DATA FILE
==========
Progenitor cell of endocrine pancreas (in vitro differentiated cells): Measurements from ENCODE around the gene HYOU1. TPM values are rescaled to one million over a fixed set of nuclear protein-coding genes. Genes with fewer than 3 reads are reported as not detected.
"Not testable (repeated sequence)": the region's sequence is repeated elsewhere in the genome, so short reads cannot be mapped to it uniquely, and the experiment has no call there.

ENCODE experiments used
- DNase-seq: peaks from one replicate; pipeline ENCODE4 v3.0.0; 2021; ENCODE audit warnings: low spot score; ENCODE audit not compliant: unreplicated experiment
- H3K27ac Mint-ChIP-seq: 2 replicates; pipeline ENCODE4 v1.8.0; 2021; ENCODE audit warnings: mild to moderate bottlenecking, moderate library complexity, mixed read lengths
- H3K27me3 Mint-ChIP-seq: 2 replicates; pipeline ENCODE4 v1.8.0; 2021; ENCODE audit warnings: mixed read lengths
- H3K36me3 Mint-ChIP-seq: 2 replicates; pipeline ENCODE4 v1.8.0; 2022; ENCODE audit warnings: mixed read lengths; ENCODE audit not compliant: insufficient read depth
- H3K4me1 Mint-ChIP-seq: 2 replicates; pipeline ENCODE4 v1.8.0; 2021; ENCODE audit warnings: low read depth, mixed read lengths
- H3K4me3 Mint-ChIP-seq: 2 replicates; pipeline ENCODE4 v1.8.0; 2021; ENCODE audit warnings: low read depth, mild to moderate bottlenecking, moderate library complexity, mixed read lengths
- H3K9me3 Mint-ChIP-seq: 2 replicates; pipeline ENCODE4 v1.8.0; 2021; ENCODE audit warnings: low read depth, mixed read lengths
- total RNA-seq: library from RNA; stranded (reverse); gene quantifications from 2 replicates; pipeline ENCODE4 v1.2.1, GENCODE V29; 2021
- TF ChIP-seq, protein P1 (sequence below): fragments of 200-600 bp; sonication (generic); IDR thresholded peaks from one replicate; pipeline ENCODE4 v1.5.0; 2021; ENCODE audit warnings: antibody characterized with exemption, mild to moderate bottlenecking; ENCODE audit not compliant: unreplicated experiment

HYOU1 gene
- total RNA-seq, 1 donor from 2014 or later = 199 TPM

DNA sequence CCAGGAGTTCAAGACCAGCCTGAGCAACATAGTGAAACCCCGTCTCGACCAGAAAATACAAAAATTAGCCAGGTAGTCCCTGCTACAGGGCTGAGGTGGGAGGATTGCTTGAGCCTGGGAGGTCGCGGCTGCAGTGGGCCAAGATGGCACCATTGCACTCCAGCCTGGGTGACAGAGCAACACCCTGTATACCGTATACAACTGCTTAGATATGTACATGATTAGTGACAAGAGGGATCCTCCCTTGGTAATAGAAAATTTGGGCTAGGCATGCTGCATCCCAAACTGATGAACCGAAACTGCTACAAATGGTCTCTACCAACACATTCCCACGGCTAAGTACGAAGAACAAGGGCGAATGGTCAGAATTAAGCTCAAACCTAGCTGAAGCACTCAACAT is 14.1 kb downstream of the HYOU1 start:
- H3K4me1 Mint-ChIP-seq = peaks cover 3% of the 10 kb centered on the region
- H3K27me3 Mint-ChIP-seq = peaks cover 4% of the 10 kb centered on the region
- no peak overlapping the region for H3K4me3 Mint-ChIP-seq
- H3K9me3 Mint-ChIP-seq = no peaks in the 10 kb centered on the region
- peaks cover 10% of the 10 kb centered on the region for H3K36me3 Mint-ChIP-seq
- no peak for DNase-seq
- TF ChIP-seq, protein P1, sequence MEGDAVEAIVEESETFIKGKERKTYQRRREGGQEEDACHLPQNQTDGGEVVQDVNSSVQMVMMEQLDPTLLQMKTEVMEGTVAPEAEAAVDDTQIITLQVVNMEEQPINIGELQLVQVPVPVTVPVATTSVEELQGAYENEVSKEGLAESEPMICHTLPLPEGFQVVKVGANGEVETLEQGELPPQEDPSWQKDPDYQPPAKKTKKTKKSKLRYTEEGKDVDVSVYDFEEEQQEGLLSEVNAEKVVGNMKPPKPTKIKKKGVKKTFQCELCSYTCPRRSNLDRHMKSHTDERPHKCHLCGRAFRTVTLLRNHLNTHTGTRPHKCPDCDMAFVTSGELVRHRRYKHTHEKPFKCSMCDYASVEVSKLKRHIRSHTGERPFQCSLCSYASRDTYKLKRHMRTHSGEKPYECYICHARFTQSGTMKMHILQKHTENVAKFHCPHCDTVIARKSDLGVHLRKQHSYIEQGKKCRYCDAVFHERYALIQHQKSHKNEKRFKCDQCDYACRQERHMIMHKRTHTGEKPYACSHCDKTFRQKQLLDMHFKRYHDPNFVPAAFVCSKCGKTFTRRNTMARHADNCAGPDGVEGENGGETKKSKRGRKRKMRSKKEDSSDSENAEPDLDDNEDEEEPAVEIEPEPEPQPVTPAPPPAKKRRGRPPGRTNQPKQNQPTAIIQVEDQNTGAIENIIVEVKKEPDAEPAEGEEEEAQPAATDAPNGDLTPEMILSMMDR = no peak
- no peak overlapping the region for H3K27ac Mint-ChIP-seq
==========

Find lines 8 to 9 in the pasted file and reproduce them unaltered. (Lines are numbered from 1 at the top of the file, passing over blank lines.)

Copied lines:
- H3K4me1 Mint-ChIP-seq: 2 replicates; pipeline ENCODE4 v1.8.0; 2021; ENCODE audit warnings: low read depth, mixed read lengths
- H3K4me3 Mint-ChIP-seq: 2 replicates; pipeline ENCODE4 v1.8.0; 2021; ENCODE audit warnings: low read depth, mild to moderate bottlenecking, moderate library complexity, mixed read lengths